8 Wacky Festivals Celebrated in the Month of June

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We have seen many strange festivals, customs and rituals followed by people in various countries and culture. Thousands of years of human existence, society, belief and superstition has given them shape, while others are celebrated for pure amusement. In this article, we will look at some bizarre festivals that are celebrated in the month of June.

Baby Jumping Festival of El Colacho

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Every year during the month of June, the Spanish village of Castrillo de Murcia near Burgos holds its traditional Baby-Jumping Festival as part of its Corpus Christi celebrations. During the act, known as El Colacho, men dressed as the Devil (known as the Colacho) leaps over babies born during the previous twelve months of the year who lie on mattresses in the street.

The Catholic festival of Corpus Christi is celebrated all over Spain with processions, mystery plays and a wide variety of popular celebrations, but this bizarre tradition is seen only in Castrillo de Murcia. The tradition dates back to 1620, although the origins are vague. It is believed that as the incarnate devils jump they take all their evil with them and the children are cleansed.

More pictures from El Colacho

Cooper's Hill Cheese-Rolling

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In this annual event a 7-lb. round of Double Gloucester cheese is rolled down the Cooper’s Hill, near Gloucester in the Cotswolds region of England, and eager competitors flung themselves at it, racing down the steep hillside. The first person to catch the cheese or reach the finish line wins the cheese. Traditionally this game was by and for the people of the local village, but now people from over the world take part. The tradition is said to be 200 years old. Due to the steepness and uneven surface of the hill the risk of injury is high and often serious. A group of paramedics and volunteers and a couple of ambulances are stationed at the bottom of the hill ready to carry the injured away to the hospital. The Sydney Morning Herald once summarized the Cooper's Hill Cheese Rolling has as "twenty young men chase a cheese off a cliff and tumble 200 yards to the bottom, where they are scraped up by paramedics and packed off to hospital".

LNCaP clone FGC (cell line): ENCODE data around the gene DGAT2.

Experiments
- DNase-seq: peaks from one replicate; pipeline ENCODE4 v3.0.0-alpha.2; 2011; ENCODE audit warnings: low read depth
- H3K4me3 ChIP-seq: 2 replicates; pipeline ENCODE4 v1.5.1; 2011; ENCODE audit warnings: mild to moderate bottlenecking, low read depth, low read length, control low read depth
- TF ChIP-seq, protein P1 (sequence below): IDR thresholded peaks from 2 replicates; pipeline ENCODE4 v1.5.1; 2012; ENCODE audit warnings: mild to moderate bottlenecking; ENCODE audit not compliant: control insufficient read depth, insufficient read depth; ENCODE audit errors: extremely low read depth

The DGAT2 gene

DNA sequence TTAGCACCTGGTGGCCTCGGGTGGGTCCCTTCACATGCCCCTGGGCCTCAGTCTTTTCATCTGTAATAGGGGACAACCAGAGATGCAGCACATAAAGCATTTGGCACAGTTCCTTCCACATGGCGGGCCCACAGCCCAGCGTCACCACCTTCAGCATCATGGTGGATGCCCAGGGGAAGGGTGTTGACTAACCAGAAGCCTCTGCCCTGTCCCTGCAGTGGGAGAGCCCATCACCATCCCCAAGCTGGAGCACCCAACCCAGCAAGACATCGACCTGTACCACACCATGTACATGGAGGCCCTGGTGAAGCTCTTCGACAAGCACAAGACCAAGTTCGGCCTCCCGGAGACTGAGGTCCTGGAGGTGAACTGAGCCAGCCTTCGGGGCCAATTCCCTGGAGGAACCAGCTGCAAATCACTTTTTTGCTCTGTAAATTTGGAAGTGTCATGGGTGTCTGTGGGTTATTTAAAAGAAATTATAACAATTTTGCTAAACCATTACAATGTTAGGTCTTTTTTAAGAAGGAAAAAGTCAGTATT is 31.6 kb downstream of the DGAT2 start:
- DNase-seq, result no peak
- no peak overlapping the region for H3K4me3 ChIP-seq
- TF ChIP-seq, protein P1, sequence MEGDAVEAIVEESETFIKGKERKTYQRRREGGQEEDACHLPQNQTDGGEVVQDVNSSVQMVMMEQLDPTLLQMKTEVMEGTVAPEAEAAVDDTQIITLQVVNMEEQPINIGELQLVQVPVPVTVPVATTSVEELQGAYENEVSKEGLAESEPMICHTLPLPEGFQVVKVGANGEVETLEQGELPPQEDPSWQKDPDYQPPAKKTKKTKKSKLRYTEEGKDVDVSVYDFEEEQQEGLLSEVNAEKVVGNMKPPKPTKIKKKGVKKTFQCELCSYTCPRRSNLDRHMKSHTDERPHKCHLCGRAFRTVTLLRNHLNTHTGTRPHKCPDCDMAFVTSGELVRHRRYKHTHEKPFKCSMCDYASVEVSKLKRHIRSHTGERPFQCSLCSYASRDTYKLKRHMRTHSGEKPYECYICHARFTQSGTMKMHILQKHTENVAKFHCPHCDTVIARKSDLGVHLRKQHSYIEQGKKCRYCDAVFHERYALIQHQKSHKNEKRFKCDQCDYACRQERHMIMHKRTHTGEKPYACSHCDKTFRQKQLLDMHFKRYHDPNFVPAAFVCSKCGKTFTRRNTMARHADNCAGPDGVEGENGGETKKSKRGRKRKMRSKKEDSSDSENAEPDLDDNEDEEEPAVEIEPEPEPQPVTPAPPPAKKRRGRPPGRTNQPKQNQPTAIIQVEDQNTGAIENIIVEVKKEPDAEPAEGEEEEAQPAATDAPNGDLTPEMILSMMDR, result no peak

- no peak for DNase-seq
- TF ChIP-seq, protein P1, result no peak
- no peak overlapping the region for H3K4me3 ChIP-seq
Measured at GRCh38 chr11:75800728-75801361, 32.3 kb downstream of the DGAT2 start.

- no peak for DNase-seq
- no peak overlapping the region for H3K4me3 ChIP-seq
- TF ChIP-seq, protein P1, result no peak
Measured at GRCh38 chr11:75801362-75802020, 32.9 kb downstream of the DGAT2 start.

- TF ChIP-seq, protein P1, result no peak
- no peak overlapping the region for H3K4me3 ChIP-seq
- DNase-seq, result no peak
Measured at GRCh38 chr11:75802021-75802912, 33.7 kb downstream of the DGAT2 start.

The Cooper's Hill Cheese-Rolling competition usually occurs between March and June. This year it is taking place on June 4.

More pictures of Cooper's Hill Cheese-Rolling competition.

Roswell UFO Festival

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In early July 1947, a mysterious object crashed on a ranch 30 miles north of Roswell, New Mexico.  The Roswell Army Air Field (RAAF) issued a statement claiming to have recovered a crashed "flying disk." An article ran on the front page of the Roswell Daily Record and the next day, RAAF changed its statement to say that the object was a weather balloon, not a flying disk as they previously reported.  This revised statement sparked immediate controversy and accusation of cover-up. The topic is continued to be debated more than 65 years later.

The Roswell UFO Festival is celebrated in memory of the event where UFO enthusiasts and skeptics alike, to join in the celebration of one of the most debated incidents in history. The three-day event includes costume parades, talk shows, live entertainment, funny car show and contest, and other family-friendly activities. This year, the event is taking place on June 29-July 1, 2012.

Coney Island Mermaid Parade

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Founded in 1983, the Coney Island Mermaid Parade takes place every year in Coney Island, New York in mid-to-late June. The Mermaid Parade is held in celebration of the beginning of the summer season, and so it traditionally takes place on the Saturday closest to the calendar start of summer, regardless of the weather. The parade pays homage to the Coney Island Mardi Gras parades of the early 20th century. During this era, Coney Island was the primary amusement park destination for those in the New York area. Like the much larger annual Village Halloween Parade, the Mermaid Parade embodies the spirit and artistry of Mardi Gras. The Mermaid parade is well-known for extraordinary marine costumes.